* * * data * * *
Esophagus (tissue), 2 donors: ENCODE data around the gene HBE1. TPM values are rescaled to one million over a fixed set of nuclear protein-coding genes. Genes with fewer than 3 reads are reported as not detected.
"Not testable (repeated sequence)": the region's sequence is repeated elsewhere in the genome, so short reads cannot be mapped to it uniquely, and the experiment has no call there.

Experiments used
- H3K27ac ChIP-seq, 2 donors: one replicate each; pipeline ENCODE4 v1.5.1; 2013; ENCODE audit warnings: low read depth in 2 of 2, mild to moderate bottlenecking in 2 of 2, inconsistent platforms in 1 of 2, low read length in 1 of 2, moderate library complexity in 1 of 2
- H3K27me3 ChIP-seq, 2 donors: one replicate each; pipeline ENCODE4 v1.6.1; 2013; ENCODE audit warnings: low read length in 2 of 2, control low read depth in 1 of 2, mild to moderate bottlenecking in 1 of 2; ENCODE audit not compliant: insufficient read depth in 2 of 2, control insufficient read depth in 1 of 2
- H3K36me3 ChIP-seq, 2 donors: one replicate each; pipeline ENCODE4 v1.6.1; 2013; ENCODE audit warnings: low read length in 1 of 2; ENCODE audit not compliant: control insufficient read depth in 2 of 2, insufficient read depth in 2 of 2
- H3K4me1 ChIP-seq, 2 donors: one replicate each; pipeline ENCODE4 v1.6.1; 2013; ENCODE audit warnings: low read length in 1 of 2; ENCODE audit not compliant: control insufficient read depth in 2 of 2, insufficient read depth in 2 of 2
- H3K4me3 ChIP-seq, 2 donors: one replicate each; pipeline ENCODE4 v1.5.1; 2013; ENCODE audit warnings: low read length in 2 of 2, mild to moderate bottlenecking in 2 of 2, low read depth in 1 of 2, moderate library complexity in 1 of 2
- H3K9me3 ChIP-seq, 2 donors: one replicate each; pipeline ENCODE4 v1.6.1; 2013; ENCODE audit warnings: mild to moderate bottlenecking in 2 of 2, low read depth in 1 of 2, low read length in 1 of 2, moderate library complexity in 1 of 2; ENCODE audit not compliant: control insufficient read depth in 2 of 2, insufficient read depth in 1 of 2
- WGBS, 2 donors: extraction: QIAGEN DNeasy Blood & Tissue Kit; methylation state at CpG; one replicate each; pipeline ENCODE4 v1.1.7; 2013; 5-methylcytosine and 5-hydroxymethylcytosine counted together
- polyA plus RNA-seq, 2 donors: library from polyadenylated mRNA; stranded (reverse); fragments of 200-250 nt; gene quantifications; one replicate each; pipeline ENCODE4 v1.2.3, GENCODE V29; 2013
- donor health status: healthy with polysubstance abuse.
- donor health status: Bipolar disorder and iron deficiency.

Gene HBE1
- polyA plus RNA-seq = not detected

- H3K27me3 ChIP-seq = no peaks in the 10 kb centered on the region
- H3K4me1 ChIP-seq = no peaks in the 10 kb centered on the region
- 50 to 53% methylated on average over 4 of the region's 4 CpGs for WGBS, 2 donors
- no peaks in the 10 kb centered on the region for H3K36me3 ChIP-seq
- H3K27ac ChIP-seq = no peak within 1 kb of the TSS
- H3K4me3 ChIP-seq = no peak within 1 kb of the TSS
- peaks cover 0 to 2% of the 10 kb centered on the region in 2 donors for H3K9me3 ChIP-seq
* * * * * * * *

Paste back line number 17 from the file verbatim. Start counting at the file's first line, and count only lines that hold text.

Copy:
- H3K4me1 ChIP-seq = no peaks in the 10 kb centered on the region